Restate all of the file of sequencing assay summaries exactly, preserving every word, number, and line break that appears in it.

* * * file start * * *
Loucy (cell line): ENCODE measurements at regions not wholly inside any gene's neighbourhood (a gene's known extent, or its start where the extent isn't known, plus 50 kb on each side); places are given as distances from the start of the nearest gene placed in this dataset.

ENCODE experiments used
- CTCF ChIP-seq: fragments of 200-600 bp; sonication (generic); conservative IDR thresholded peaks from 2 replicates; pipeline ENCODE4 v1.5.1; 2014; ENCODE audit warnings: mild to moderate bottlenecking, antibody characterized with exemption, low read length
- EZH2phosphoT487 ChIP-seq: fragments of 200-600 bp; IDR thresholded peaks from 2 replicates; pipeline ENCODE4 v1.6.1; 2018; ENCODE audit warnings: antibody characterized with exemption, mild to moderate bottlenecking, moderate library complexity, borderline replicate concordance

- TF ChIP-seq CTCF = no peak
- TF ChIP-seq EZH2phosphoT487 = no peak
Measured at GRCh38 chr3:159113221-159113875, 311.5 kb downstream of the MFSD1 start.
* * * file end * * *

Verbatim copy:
Loucy (cell line): ENCODE measurements at regions not wholly inside any gene's neighbourhood (a gene's known extent, or its start where the extent isn't known, plus 50 kb on each side); places are given as distances from the start of the nearest gene placed in this dataset.

ENCODE experiments used
- CTCF ChIP-seq: fragments of 200-600 bp; sonication (generic); conservative IDR thresholded peaks from 2 replicates; pipeline ENCODE4 v1.5.1; 2014; ENCODE audit warnings: mild to moderate bottlenecking, antibody characterized with exemption, low read length
- EZH2phosphoT487 ChIP-seq: fragments of 200-600 bp; IDR thresholded peaks from 2 replicates; pipeline ENCODE4 v1.6.1; 2018; ENCODE audit warnings: antibody characterized with exemption, mild to moderate bottlenecking, moderate library complexity, borderline replicate concordance

- TF ChIP-seq CTCF = no peak
- TF ChIP-seq EZH2phosphoT487 = no peak
Measured at GRCh38 chr3:159113221-159113875, 311.5 kb downstream of the MFSD1 start.